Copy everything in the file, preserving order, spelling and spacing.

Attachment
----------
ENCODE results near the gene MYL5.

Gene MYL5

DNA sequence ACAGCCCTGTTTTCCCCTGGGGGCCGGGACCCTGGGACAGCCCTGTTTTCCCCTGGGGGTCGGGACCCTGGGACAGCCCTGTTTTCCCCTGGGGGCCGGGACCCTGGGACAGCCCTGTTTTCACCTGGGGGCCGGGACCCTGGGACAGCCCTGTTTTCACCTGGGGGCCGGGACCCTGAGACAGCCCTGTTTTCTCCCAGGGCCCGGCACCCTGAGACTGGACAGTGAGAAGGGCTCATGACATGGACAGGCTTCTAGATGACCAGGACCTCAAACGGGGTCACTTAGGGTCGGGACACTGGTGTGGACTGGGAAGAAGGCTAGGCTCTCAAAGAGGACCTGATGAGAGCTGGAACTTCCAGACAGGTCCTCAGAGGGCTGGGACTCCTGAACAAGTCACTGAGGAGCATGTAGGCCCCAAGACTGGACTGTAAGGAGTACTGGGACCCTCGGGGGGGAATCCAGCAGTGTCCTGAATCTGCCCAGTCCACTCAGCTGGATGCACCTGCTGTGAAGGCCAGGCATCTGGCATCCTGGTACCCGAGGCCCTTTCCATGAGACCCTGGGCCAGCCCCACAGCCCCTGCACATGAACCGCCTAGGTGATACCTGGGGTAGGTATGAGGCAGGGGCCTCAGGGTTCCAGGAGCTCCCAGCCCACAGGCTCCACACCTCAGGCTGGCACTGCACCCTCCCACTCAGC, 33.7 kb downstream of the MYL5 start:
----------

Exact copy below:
ENCODE results near the gene MYL5.

Gene MYL5

DNA sequence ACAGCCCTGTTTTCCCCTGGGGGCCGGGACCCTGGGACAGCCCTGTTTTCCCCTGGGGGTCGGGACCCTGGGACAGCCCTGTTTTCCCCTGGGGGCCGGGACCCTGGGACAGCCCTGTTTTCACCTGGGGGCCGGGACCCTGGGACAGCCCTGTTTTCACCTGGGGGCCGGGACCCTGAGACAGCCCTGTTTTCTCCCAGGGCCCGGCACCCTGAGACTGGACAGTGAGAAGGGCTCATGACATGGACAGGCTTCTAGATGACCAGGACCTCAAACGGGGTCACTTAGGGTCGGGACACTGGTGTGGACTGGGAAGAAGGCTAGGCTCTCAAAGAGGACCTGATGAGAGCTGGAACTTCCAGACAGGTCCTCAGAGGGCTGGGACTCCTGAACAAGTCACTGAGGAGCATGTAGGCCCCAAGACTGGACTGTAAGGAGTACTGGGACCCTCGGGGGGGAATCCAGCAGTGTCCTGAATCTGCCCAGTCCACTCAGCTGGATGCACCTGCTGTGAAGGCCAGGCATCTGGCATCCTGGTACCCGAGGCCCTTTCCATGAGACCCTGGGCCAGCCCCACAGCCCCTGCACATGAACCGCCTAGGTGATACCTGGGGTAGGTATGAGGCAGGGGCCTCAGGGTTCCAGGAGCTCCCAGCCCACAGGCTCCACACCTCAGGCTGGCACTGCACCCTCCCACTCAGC, 33.7 kb downstream of the MYL5 start: